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‘Better Call Saul’ recap: Jimmy’s career path hits a fork in the road

Jimmy McGill (Bob Odenkirk) puts his legal career on hold in the Season 2 premiere of "Better Call Saul."

Jimmy McGill (Bob Odenkirk) puts his legal career on hold in the Season 2 premiere of “Better Call Saul.”

(Ursula Coyote/Sony Pictures Television/AMC)

Can Jimmy McGill (Bob Odenkirk) succeed as an ethical attorney in sun-scorched Albuquerque, N.M.? Or will he revert to his old “Slippin’ Jimmy” con artist tricks that he honed in Cicero, Ill.?

Jimmy’s deep-seated ambivalence about what career path he should follow plays out in “Switch,” the Season 2 premiere of “Better Call Saul,” the prequel and sometimes sequel to AMC’s “Breaking Bad.”

Just like in last year’s pilot, this latest installment begins with a flash-forward sequence in which Jimmy quietly manages a Cinnabon bakery at a Nebraska shopping mall.

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His high-flying days as Saul Goodman, the unscrupulous lawyer for meth kingpin Walter White (Bryan Cranston), are but a memory. Moreover, Jimmy goes by an alias so he can hide from vengeful drug dealers, police detectives and anyone else who could link him with his notorious past.

Soon, the episode flashes back to a pivotal point in Jimmy’s life as he ponders a lucrative job offer from a law firm headed by Clifford (Ed Begley Jr.).

When it comes time to make a choice, Jimmy’s con artist side takes control, and he politely declines Clifford’s invitation. Driving away in his beat-up car, Jimmy pauses to ask his former accomplice, parking lot attendant Mike Ehrmantraut (Jonathan Banks), a key question.

Why didn’t they split the $1.6 million Mike stole from the corrupt county treasurer? Why, instead, did Jimmy “do the right thing” by turning over the embezzled funds to prosecutors?

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“I know what stopped me” from keeping the money, Jimmy exclaims, referring to his altruistic side. “And you know, it’s never stopping me again!”

Mystified at Jimmy’s erratic behavior is his confidant Kimberly Wexler (Rhea Seehorn), a talented attorney with Hamlin, Hamlin & McGill. Kim confronts Jimmy at a posh resort, where he floats in a swimming pool with an umbrella drink in hand.

“So this is what a midlife crisis looks like,” Kim says with a mix of anger and concern. “Clearly explain to me why you walked out on the best job opportunity of your life.” Why abandon his law practice after working so hard to get established?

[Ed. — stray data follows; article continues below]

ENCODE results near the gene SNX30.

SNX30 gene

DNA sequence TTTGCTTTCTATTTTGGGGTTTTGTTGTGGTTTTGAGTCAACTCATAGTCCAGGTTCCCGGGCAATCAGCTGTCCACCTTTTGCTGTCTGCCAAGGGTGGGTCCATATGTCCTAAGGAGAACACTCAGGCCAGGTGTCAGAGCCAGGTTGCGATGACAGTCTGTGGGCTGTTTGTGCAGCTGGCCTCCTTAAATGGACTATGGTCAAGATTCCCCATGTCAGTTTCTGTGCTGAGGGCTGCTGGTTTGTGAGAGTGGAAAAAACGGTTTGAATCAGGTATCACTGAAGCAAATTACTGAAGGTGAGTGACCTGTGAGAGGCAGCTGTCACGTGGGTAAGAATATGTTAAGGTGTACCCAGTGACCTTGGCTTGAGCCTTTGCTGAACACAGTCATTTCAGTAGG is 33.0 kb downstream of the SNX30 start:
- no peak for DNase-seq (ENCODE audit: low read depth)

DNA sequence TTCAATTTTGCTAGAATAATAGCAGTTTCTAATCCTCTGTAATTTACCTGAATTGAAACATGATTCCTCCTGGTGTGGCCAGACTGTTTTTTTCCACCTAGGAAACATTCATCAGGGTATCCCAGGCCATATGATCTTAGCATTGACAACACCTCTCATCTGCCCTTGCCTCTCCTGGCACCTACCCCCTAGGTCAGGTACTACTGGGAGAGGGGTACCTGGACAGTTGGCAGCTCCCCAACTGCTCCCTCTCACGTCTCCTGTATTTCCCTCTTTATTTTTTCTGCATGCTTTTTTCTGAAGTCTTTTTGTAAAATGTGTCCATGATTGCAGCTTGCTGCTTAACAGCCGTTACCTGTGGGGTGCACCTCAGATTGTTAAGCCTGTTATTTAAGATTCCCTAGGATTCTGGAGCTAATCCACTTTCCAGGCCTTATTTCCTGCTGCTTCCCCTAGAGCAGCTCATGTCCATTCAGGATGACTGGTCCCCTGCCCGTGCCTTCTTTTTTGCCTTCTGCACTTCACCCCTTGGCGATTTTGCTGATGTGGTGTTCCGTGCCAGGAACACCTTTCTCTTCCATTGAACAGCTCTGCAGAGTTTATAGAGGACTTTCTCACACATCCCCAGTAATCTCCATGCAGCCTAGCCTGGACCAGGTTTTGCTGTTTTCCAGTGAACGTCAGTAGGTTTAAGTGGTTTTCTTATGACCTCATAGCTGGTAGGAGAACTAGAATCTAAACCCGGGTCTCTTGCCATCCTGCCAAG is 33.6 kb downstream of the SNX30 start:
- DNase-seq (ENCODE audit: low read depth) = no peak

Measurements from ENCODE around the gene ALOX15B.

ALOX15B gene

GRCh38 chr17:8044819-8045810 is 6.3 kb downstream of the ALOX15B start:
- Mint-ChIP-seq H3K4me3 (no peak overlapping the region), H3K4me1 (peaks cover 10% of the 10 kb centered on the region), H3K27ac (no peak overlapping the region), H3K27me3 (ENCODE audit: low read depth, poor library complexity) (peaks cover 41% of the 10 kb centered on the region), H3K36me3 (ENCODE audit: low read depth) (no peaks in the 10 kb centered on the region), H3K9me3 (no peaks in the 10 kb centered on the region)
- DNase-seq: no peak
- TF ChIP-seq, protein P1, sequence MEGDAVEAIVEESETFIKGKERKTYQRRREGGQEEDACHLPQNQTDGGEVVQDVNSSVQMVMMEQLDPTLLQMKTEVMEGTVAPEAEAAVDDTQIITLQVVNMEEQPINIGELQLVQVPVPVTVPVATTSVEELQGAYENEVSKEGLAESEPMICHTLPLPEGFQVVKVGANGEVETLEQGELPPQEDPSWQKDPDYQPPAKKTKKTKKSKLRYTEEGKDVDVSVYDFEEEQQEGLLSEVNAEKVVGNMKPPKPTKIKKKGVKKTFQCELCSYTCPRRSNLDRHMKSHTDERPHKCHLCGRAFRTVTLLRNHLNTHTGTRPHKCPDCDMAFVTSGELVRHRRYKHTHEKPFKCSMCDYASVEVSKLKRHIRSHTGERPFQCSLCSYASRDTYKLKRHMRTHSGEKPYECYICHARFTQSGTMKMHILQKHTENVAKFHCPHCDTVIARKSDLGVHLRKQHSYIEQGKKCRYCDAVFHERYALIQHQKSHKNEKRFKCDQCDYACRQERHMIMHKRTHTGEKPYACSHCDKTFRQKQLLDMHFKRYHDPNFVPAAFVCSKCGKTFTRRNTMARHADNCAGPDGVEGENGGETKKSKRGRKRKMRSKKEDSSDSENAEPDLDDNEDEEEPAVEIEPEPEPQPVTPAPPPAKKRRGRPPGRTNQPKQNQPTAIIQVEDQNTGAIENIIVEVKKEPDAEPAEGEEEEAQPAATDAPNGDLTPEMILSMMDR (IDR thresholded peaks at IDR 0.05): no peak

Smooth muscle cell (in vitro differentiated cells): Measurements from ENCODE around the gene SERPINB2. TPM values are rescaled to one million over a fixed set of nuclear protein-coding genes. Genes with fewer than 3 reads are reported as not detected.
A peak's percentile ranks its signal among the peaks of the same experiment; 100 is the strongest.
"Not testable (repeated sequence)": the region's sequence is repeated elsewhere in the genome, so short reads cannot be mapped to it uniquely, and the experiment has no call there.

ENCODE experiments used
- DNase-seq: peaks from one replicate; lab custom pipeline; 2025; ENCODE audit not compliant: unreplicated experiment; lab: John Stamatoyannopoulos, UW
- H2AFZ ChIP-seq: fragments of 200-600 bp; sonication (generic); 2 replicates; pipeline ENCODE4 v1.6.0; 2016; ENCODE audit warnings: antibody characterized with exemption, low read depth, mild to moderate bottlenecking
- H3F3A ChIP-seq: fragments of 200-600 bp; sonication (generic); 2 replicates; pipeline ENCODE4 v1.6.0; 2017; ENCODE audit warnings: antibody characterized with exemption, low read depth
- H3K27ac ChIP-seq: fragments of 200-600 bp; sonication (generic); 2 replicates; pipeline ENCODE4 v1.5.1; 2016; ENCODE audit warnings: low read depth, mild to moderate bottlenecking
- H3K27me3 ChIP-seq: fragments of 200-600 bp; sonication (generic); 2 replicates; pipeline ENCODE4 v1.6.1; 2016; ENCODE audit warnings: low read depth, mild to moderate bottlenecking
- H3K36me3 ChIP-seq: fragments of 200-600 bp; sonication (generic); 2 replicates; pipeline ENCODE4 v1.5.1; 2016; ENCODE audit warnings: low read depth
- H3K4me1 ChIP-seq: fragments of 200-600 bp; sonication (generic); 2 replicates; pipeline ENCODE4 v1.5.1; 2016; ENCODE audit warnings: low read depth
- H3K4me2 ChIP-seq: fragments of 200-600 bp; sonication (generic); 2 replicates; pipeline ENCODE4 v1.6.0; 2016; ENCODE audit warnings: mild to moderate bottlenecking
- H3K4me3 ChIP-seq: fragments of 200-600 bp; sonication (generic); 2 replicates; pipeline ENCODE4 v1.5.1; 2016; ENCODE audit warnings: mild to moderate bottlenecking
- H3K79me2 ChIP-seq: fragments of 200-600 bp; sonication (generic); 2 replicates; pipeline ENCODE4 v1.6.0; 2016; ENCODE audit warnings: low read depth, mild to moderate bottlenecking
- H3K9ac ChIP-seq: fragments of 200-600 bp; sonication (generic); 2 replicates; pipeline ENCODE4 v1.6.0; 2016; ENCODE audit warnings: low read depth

Jimmy responds that he won’t be deceived by the “sunk cost fallacy.”

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“It’s what gamblers do,” Jimmy explains. “They throw good money after bad thinking they can turn their luck around.” So rather than fight a losing battle in the legal world, Jimmy claims his talents “are better suited elsewhere.”

To demonstrate his dark skills, Jimmy expertly manipulates Ken (Kyle Bornheimer), a wealth manager who brags that he’s “practically a money-printing machine.” Despite some reluctance, Kim plays along.

Pretending to be siblings who’ve just inherited a fortune, Jimmy and Kim feign ignorance of investment strategies while ordering outrageously expensive drinks. Later, they sign fake names on Ken’s contract and then hurry off before he can examine the bar tab.

“Wouldn’t it be great if we could do that every night,” Jimmy says with a giddy laugh.

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“Yes it would,” Kim replies with a mischievous smile. “But we can’t.”

Jimmy is tempted to initiate another scam, this one targeting a rich older man (Curtis Plagge) and his sexy, much-younger girlfriend (Brianna Danfelser). But suddenly, the better side of Jimmy’s nature takes over. He accepts that job offer from Clifford.

Finally, Mike earns cash on the side by providing protection for Daniel Wormald (Mark Proksch), a nerdy IT professional who steals meds from a pharmaceutical company, then sells them to drug dealer Nacho Varga (Michael Mando).

When Daniel opts to leave Mike behind, Nacho slyly memorizes Daniel’s address from his vehicle registration, then ransacks the house searching for drugs.

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Next time, Daniel better call Mike.


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